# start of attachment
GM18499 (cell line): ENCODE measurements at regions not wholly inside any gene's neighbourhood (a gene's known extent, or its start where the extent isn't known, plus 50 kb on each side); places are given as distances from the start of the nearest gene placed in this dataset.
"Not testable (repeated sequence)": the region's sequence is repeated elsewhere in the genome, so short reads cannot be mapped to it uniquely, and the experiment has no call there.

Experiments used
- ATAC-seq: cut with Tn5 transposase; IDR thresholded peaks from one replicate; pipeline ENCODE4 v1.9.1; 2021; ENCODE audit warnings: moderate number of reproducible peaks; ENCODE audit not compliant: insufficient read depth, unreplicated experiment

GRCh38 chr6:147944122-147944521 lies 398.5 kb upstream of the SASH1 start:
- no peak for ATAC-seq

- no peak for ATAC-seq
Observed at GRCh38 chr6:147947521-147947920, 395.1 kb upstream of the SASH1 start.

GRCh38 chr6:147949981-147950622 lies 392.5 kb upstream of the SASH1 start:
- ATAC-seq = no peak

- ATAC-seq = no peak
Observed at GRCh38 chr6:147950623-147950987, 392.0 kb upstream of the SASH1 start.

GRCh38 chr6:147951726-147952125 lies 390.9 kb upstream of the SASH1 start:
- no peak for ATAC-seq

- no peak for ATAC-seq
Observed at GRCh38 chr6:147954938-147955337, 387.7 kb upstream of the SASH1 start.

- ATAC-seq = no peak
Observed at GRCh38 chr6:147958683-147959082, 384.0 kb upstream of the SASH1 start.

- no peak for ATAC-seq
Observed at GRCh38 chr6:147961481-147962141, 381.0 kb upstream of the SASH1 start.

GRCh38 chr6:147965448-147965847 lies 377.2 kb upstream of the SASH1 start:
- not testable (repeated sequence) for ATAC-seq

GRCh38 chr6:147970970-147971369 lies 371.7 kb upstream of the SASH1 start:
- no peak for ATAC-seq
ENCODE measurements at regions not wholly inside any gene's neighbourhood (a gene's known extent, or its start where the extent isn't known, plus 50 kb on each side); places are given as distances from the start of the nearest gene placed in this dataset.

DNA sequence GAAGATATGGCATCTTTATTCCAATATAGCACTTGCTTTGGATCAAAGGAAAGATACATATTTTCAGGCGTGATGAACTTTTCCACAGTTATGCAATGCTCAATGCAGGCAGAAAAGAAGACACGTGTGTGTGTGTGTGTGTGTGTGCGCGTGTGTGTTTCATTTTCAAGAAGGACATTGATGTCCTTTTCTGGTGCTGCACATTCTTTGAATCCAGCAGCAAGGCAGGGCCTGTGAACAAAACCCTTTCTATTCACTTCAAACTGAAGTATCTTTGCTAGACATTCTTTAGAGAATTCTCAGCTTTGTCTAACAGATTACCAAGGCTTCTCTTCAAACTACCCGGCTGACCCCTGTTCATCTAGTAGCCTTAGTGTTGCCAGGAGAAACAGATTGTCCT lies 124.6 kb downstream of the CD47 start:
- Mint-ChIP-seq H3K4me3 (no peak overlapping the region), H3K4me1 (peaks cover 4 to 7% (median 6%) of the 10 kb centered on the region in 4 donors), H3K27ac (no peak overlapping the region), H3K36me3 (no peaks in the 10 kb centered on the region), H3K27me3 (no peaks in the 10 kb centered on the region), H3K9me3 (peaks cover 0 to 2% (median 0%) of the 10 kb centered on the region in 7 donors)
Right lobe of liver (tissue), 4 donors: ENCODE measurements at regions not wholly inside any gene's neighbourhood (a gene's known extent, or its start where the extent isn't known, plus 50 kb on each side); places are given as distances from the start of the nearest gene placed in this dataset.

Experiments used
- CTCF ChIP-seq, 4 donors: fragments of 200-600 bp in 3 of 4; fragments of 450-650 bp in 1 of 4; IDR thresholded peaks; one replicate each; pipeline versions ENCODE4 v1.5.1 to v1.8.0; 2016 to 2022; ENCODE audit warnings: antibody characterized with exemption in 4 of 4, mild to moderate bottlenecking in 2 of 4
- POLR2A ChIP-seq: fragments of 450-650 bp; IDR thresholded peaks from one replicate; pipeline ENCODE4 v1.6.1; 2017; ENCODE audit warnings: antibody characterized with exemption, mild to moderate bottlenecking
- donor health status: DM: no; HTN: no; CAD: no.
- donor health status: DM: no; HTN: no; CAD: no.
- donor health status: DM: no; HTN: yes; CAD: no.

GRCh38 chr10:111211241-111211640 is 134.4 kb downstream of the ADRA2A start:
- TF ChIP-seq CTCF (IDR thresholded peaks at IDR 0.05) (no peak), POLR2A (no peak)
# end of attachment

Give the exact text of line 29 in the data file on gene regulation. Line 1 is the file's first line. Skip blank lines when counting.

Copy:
Experiments used